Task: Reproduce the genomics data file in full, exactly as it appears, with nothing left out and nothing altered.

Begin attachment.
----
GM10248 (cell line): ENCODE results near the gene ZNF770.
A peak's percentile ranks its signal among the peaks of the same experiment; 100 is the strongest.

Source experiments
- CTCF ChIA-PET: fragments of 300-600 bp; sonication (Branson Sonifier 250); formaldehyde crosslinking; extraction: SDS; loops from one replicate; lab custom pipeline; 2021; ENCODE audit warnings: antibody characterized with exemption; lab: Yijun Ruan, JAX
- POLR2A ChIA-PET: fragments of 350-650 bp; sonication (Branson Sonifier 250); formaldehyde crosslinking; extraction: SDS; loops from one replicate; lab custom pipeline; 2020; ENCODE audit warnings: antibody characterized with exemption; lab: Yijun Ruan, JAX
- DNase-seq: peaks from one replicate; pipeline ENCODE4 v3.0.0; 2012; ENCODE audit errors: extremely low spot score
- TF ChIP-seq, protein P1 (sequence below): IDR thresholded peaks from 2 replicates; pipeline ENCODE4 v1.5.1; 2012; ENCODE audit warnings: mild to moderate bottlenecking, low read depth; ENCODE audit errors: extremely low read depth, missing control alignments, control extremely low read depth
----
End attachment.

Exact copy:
GM10248 (cell line): ENCODE results near the gene ZNF770.
A peak's percentile ranks its signal among the peaks of the same experiment; 100 is the strongest.

Source experiments
- CTCF ChIA-PET: fragments of 300-600 bp; sonication (Branson Sonifier 250); formaldehyde crosslinking; extraction: SDS; loops from one replicate; lab custom pipeline; 2021; ENCODE audit warnings: antibody characterized with exemption; lab: Yijun Ruan, JAX
- POLR2A ChIA-PET: fragments of 350-650 bp; sonication (Branson Sonifier 250); formaldehyde crosslinking; extraction: SDS; loops from one replicate; lab custom pipeline; 2020; ENCODE audit warnings: antibody characterized with exemption; lab: Yijun Ruan, JAX
- DNase-seq: peaks from one replicate; pipeline ENCODE4 v3.0.0; 2012; ENCODE audit errors: extremely low spot score
- TF ChIP-seq, protein P1 (sequence below): IDR thresholded peaks from 2 replicates; pipeline ENCODE4 v1.5.1; 2012; ENCODE audit warnings: mild to moderate bottlenecking, low read depth; ENCODE audit errors: extremely low read depth, missing control alignments, control extremely low read depth